When I read last Friday about President Trump’s confirmed comments about veterans buried in military cemeteries as “losers” and “suckers,” I so wanted to believe that I had had a bad dream. After all, who would make such demeaning remarks about members of the Armed Services killed in combat or training accidents?
I decided I wouldn’t write a column condemning our nation’s top-elected political leader, who in the past also characterized the late Sen. John McCain, a tortured prisoner of war during the Vietnam Conflict, as a “loser.”
Trump has no shame or conscience. His comments consign him a to category occupied only by himself; any semblance of dignity and class has eluded him in a painfully public way.
I prefer to use this weekly space to extol the men and women who have served and continue to do so in horribly dangerous parts of the world. They seek no transactional reward. They expect fairness and clarity up and down the chain of command. If medals come their way, so be it.
When a member of the military services takes an enlistment oath, he/she understands that the possibility of death is an implied consequence. If death or maiming hopefully doesn’t result, deprivation often does. Time away from family is difficult.
Why does a person serve when not compelled by a draft? The answer is complicated.
Many don the uniform in allegiance to their parents or grandparents or best friends. Some are looking to leave home and lives promising restricted opportunity. Some ache to serve their nation, as was the case after our homeland was attacked on 9/11/2001. Some believe that military service is a requirement of good citizenship.
In my scorebook, anyone who serves our country (or the Peace Corps or other forms of national service) is a winner. The choice demands discipline and dedication.
In the history of our country, many have chosen to serve a cause above themselves. Selflessness outweighs selfishness. It just seems right and honorable.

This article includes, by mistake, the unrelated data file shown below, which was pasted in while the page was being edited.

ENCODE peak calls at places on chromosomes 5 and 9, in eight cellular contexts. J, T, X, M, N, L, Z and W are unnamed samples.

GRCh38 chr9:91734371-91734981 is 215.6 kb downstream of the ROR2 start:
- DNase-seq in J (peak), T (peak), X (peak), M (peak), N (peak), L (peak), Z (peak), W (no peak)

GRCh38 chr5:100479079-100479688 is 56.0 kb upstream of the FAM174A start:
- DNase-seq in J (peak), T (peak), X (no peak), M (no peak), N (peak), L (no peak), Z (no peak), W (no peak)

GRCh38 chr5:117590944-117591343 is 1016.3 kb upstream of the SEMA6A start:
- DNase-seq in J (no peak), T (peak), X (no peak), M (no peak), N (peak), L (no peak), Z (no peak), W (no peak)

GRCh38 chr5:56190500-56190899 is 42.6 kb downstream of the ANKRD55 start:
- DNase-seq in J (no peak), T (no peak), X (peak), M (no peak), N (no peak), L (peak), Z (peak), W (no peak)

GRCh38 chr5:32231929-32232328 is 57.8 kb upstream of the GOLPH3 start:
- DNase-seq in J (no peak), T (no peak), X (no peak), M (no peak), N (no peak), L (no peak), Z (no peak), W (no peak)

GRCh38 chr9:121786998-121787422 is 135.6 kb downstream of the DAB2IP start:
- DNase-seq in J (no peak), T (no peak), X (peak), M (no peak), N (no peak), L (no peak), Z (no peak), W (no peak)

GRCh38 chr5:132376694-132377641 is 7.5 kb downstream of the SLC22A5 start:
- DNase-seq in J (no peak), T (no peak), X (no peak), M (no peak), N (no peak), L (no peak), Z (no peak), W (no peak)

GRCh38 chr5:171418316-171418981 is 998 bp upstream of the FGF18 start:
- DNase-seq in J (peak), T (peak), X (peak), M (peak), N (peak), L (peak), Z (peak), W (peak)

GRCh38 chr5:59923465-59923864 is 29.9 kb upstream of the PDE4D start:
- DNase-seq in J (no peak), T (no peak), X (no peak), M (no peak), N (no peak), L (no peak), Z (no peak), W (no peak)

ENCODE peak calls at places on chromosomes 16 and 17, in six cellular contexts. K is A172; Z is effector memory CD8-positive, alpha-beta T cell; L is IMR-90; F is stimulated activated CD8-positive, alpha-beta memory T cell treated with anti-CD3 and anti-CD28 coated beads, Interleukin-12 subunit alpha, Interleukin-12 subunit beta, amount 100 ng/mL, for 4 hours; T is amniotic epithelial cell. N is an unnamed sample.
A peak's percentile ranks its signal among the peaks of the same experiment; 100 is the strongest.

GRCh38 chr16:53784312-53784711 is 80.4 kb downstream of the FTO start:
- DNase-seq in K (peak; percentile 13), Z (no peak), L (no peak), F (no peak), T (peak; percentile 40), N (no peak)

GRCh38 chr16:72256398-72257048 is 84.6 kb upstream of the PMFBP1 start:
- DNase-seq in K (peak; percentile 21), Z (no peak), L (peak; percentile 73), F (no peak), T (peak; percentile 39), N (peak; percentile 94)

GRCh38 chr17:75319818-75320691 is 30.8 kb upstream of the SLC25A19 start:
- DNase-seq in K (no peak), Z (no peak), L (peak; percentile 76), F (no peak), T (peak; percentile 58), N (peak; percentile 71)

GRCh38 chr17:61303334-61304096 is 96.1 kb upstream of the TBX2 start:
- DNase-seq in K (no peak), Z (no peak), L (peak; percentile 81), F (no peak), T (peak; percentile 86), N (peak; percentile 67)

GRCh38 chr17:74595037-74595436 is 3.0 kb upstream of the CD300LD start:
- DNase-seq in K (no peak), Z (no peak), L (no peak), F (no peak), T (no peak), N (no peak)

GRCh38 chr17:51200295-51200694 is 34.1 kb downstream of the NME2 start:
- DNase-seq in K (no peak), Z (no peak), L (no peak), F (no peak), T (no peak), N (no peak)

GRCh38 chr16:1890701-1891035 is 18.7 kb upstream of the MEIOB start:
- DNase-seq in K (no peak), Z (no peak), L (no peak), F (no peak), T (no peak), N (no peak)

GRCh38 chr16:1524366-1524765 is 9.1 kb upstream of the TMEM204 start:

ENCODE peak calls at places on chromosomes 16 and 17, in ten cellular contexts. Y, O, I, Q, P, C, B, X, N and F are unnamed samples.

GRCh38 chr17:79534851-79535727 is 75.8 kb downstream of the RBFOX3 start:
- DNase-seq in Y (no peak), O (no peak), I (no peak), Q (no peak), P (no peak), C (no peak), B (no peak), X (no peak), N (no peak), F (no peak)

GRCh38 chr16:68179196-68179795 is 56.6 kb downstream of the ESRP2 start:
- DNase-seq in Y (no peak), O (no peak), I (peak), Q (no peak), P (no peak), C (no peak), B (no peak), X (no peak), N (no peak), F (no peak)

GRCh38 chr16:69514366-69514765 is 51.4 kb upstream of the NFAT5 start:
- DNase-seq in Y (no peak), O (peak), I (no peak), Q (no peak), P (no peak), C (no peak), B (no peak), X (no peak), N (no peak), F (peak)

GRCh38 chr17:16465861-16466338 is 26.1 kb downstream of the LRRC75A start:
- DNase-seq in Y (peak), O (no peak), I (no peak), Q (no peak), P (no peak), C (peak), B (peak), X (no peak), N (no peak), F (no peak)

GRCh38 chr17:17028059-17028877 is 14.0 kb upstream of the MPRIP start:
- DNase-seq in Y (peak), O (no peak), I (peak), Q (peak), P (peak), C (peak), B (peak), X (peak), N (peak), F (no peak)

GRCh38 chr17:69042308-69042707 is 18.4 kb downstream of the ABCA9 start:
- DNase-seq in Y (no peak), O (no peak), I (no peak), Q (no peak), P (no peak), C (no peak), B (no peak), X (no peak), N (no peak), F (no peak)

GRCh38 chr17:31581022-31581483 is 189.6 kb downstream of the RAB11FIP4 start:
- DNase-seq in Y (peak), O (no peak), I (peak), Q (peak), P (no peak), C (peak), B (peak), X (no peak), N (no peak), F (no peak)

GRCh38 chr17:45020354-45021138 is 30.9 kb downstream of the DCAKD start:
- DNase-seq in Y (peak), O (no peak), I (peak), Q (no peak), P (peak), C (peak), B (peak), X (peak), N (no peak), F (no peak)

President Trump only understands fealty to the dollar and the deal. He seems oblivious to non-transactional choices. Comments in a recent Atlantic article portray a person uncomfortable in a cemetery marked by reverence to mostly young men and women who died in service to the United States.
Through the years, as an officer in the Maryland National Guard, I met many World War II veterans. Many of them spent their youth on Omaha Beach on D-Day, June 6, 1944 and beyond on Europe’s fighting fields as part of the 29th Infantry Division (Blue and Gray).
As I’ve written previously, these were ordinary men who performed extraordinary deeds. Many lost close friends in vicious combat on the Normandy beaches and places such as St. Lo and Bastogne.
They would cringe at hearing that their buddies buried at the Normandy American Cemetery in Coleville-sur-Mer in France were called “losers” and “suckers” by the current UI.S. president. While Trump may deny these words, others caught in shocked disbelief heard them.
A visit to a military cemetery elicits sympathy and appreciation. I look particularly at the deceased’s age and wonder how they died: What were their life stories? How were their families affected? What were their dreams about life after military service?
World War II veterans were especially stoic. They talked little about their combat experiences. Maybe they shared their stories in their later years. They wanted to move on with their civilian lives. Unfortunately, they did not seek solace or professional help when they returned, still bedeviled by flashback and fear.
Our military cemeteries, such as Arlington National Cemetery, reflect American values at their most basic level. Whether drafted or volunteer enlistees, the men and women who reside in calm and peace bespeak a willingness to go in harm’s way and leave the comfort of home.
A winner doesn’t criticize those who died in combat or a training accident.
A winner honors and reveres those who sought to serve bravely and selflessly.
A loser condemns what he doesn’t know.
Columnist Howard Freedlander retired in 2011 as Deputy State Treasurer of the State of Maryland. Previously, he was the executive officer of the Maryland National Guard. He also served as community editor for Chesapeake Publishing, lastly at the Queen Anne’s Record-Observer. In retirement, Howard serves on the boards of several non-profits on the Eastern Shore, Annapolis and Philadelphia.